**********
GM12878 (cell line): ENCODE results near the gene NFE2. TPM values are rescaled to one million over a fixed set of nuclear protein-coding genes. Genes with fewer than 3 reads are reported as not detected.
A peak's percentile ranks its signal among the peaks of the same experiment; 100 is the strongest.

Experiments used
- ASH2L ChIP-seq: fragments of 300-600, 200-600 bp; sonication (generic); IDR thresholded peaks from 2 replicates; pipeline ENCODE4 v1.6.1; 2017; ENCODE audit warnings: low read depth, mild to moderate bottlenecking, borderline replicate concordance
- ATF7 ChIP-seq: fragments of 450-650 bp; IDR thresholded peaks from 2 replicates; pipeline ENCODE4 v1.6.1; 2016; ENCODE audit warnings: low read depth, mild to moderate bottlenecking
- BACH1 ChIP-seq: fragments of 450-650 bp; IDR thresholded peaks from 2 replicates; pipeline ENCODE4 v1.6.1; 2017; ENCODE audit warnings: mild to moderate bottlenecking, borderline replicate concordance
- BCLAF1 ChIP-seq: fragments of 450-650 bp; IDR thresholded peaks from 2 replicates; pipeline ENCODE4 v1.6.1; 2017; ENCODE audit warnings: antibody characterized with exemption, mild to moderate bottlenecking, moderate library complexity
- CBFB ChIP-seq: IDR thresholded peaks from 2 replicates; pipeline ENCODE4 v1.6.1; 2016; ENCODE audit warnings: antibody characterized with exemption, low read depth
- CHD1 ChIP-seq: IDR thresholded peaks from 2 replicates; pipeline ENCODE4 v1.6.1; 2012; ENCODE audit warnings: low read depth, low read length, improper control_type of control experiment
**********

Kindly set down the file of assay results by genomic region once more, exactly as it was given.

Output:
GM12878 (cell line): ENCODE results near the gene NFE2. TPM values are rescaled to one million over a fixed set of nuclear protein-coding genes. Genes with fewer than 3 reads are reported as not detected.
A peak's percentile ranks its signal among the peaks of the same experiment; 100 is the strongest.

Experiments used
- ASH2L ChIP-seq: fragments of 300-600, 200-600 bp; sonication (generic); IDR thresholded peaks from 2 replicates; pipeline ENCODE4 v1.6.1; 2017; ENCODE audit warnings: low read depth, mild to moderate bottlenecking, borderline replicate concordance
- ATF7 ChIP-seq: fragments of 450-650 bp; IDR thresholded peaks from 2 replicates; pipeline ENCODE4 v1.6.1; 2016; ENCODE audit warnings: low read depth, mild to moderate bottlenecking
- BACH1 ChIP-seq: fragments of 450-650 bp; IDR thresholded peaks from 2 replicates; pipeline ENCODE4 v1.6.1; 2017; ENCODE audit warnings: mild to moderate bottlenecking, borderline replicate concordance
- BCLAF1 ChIP-seq: fragments of 450-650 bp; IDR thresholded peaks from 2 replicates; pipeline ENCODE4 v1.6.1; 2017; ENCODE audit warnings: antibody characterized with exemption, mild to moderate bottlenecking, moderate library complexity
- CBFB ChIP-seq: IDR thresholded peaks from 2 replicates; pipeline ENCODE4 v1.6.1; 2016; ENCODE audit warnings: antibody characterized with exemption, low read depth
- CHD1 ChIP-seq: IDR thresholded peaks from 2 replicates; pipeline ENCODE4 v1.6.1; 2012; ENCODE audit warnings: low read depth, low read length, improper control_type of control experiment